The EU has been trying on this issue to have its cake and eat it too. Some EU members have laws against boycotts of Israel (and EU leaders pay lip service to opposing a boycott), yet the EU Commission put out guidelines by which member states should label all Israeli products from the disputed territories. While the guidelines do not explicitly call for a boycott of goods from the settlements, it seems only reasonable to deduce that it is meant to enable one.
The U.N.’s database will contain Israel companies based in the disputed territories, of course, but it will also likely target outside corporations that do business in the territories, multinational corporations that help bring security for Israeli citizens regardless of whether they reside within the Green Line or not. And it could very well be broadened to include Israeli businesses not even based in the territories, but those such as banks and stores that operate wherever their Israeli customers reside.
These recent U.N. actions may have created an overreach that provides an opportunity to move the U.N. in the right course. The Security Council resolution has created a furor in Congress and the incoming administration, which has led to threats of action against the U.N. Because of this, we’re now hearing the use of a word that we have not heard in a while at the U.N.—“reform.” If there is to be any reform at the U.N., one of the first priorities must be to reverse the barely concealed anti-Semitic efforts to boycott Israel that so many member states seem willing to either promote or at the very least tolerate.
Despite an astounding array of conventions, covenants, directives, framework decisions, case law and other existing legal instruments meant to ensure human rights and freedom from discrimination in the European Union, Jews continue to face high levels of anti-Semitism in nearly all of the 28 EU member states.
I had the privilege of participating recently in the 10th Israel-EU Bilateral Dialogue on Combating Antisemitism, Racism and Xenophobia at the invitation of the Israeli Foreign Ministry (MFA) in Jerusalem earlier this month. The forum was established to allow Israelis and representatives of the European Commission—the government of the European Union—to discuss their ongoing work in combating antisemitism, exchange experiences and compare best practices. Participants included high-ranking European Commission and Israel Foreign Ministry officials, experts and practitioners in the field of education and social media.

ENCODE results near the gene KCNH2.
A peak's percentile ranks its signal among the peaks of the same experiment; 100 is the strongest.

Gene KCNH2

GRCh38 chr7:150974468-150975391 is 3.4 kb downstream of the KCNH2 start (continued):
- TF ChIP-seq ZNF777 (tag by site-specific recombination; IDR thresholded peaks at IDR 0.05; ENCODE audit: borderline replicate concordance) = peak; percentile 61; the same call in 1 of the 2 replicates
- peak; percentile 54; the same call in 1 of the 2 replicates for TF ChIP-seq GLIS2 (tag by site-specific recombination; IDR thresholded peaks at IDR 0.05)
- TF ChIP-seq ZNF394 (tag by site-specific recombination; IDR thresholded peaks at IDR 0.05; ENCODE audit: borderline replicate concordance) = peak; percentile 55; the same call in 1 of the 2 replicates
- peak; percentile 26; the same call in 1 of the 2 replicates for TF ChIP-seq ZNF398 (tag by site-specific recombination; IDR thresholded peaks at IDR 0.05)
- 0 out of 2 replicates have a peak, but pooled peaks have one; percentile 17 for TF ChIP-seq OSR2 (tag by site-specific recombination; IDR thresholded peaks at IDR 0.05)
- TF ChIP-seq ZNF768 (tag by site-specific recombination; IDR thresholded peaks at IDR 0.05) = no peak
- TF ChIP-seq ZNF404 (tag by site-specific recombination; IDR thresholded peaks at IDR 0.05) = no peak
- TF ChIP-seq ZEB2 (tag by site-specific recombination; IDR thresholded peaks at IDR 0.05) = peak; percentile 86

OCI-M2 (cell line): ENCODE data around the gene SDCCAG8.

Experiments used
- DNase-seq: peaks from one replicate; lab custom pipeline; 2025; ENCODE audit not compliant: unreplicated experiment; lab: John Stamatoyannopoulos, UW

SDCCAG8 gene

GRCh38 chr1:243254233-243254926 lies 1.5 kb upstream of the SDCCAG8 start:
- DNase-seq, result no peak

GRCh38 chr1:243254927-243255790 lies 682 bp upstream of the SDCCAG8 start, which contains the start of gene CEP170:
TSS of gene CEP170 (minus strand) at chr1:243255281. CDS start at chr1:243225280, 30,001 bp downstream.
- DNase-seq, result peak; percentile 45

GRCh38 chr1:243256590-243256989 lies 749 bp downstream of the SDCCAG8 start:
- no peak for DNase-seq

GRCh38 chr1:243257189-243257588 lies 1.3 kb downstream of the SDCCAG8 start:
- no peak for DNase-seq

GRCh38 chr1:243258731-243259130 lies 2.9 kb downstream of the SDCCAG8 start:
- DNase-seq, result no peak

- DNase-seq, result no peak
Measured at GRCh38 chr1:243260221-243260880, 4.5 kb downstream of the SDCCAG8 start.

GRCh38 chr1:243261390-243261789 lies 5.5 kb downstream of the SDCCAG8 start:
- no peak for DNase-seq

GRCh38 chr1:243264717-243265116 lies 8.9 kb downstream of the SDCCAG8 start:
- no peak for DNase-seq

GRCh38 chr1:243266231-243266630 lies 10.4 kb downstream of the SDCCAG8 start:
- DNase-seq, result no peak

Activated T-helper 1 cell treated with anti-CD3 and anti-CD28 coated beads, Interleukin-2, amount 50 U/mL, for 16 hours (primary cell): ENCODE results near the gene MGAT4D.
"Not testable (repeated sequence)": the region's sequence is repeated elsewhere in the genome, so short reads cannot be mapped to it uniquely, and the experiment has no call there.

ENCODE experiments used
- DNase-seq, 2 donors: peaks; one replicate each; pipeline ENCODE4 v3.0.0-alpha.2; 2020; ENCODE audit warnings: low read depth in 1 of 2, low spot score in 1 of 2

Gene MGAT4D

The meeting occurred after the failed attempt by the 57-member Organization for Security and Cooperation in Europe (OSCE), to adopt the long-awaited Working Definition of anti-Semitism. Researchers, lawmakers and law enforcement practitioners have long complained that the lack of a generally agreed-upon definition of anti-Semitism—even if not legally binding—has helped confound efforts to combat the issue. So long as there was no definition, one man’s anti-Semitism could arguably be another man’s legitimate, albeit judgmental, opinion about Jews or Israel.
READ: A Potential Breakthrough in Defining Anti-Semitism
The definition proposed to the OSCE—only one sentence long with no mention of the State of Israel—goes on to provide 11 illustrative examples, most of which reference different manifestations of anti-Israel prejudice as forms of anti-Semitism: “Accusing the Jews as a people, or Israel as a state, of inventing or exaggerating the Holocaust;…Denying the Jewish people their right to self-determination, e.g. by claiming that the existence of a State of Israel is a racist endeavor; Applying double standards by requiring of it a behavior not expected or demanded of any other democratic nation; Using the symbols and images associated with classic antisemitism (e.g. claims of Jews killing Jesus or blood libel) to characterize Israel or Israelis; Drawing comparisons of contemporary Israeli policy to that of the Nazis...” – while adding the clear caveat that “criticism of Israel similar to that leveled against any other country cannot be regarded as antisemitic.”